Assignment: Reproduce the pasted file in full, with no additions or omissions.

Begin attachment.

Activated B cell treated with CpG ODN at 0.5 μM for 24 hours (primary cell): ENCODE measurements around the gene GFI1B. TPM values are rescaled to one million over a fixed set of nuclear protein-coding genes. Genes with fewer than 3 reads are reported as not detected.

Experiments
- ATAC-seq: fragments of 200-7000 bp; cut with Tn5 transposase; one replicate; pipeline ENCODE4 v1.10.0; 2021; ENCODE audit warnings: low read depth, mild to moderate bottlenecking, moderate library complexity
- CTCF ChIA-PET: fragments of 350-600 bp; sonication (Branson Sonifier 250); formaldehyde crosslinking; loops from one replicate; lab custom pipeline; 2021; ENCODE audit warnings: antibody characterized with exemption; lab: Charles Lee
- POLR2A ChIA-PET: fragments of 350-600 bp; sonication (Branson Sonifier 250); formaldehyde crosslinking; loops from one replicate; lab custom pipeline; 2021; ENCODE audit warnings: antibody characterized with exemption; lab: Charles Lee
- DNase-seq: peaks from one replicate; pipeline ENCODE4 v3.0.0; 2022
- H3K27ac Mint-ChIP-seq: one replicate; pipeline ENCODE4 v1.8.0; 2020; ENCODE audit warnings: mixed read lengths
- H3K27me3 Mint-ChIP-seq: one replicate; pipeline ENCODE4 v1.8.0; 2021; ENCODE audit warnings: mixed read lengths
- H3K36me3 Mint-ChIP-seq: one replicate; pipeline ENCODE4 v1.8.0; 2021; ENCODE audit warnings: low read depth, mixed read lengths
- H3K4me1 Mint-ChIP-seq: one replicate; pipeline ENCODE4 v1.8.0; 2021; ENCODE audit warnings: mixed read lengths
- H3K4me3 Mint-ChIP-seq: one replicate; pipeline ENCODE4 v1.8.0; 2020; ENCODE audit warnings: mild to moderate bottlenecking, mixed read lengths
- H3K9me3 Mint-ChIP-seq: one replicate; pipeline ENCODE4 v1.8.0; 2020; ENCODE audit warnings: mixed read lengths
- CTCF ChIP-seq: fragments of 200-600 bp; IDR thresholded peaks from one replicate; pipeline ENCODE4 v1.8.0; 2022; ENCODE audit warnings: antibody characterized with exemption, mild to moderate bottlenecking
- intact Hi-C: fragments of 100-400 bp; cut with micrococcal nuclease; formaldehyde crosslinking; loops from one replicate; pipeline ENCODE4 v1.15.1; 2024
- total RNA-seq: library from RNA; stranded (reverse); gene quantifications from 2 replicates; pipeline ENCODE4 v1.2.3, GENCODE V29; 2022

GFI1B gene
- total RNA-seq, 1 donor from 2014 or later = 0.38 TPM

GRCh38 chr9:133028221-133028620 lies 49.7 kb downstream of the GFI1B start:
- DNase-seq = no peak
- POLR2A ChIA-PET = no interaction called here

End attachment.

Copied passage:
Activated B cell treated with CpG ODN at 0.5 μM for 24 hours (primary cell): ENCODE measurements around the gene GFI1B. TPM values are rescaled to one million over a fixed set of nuclear protein-coding genes. Genes with fewer than 3 reads are reported as not detected.

Experiments
- ATAC-seq: fragments of 200-7000 bp; cut with Tn5 transposase; one replicate; pipeline ENCODE4 v1.10.0; 2021; ENCODE audit warnings: low read depth, mild to moderate bottlenecking, moderate library complexity
- CTCF ChIA-PET: fragments of 350-600 bp; sonication (Branson Sonifier 250); formaldehyde crosslinking; loops from one replicate; lab custom pipeline; 2021; ENCODE audit warnings: antibody characterized with exemption; lab: Charles Lee
- POLR2A ChIA-PET: fragments of 350-600 bp; sonication (Branson Sonifier 250); formaldehyde crosslinking; loops from one replicate; lab custom pipeline; 2021; ENCODE audit warnings: antibody characterized with exemption; lab: Charles Lee
- DNase-seq: peaks from one replicate; pipeline ENCODE4 v3.0.0; 2022
- H3K27ac Mint-ChIP-seq: one replicate; pipeline ENCODE4 v1.8.0; 2020; ENCODE audit warnings: mixed read lengths
- H3K27me3 Mint-ChIP-seq: one replicate; pipeline ENCODE4 v1.8.0; 2021; ENCODE audit warnings: mixed read lengths
- H3K36me3 Mint-ChIP-seq: one replicate; pipeline ENCODE4 v1.8.0; 2021; ENCODE audit warnings: low read depth, mixed read lengths
- H3K4me1 Mint-ChIP-seq: one replicate; pipeline ENCODE4 v1.8.0; 2021; ENCODE audit warnings: mixed read lengths
- H3K4me3 Mint-ChIP-seq: one replicate; pipeline ENCODE4 v1.8.0; 2020; ENCODE audit warnings: mild to moderate bottlenecking, mixed read lengths
- H3K9me3 Mint-ChIP-seq: one replicate; pipeline ENCODE4 v1.8.0; 2020; ENCODE audit warnings: mixed read lengths
- CTCF ChIP-seq: fragments of 200-600 bp; IDR thresholded peaks from one replicate; pipeline ENCODE4 v1.8.0; 2022; ENCODE audit warnings: antibody characterized with exemption, mild to moderate bottlenecking
- intact Hi-C: fragments of 100-400 bp; cut with micrococcal nuclease; formaldehyde crosslinking; loops from one replicate; pipeline ENCODE4 v1.15.1; 2024
- total RNA-seq: library from RNA; stranded (reverse); gene quantifications from 2 replicates; pipeline ENCODE4 v1.2.3, GENCODE V29; 2022

GFI1B gene
- total RNA-seq, 1 donor from 2014 or later = 0.38 TPM

GRCh38 chr9:133028221-133028620 lies 49.7 kb downstream of the GFI1B start:
- DNase-seq = no peak
- POLR2A ChIA-PET = no interaction called here